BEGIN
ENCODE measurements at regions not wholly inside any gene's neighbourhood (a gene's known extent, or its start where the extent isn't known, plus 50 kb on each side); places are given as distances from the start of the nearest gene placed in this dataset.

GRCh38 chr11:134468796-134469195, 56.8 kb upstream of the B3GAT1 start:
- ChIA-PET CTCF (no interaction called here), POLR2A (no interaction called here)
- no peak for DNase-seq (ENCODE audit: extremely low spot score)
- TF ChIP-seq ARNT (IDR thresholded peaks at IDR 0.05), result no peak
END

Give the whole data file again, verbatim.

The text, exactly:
ENCODE measurements at regions not wholly inside any gene's neighbourhood (a gene's known extent, or its start where the extent isn't known, plus 50 kb on each side); places are given as distances from the start of the nearest gene placed in this dataset.

GRCh38 chr11:134468796-134469195, 56.8 kb upstream of the B3GAT1 start:
- ChIA-PET CTCF (no interaction called here), POLR2A (no interaction called here)
- no peak for DNase-seq (ENCODE audit: extremely low spot score)
- TF ChIP-seq ARNT (IDR thresholded peaks at IDR 0.05), result no peak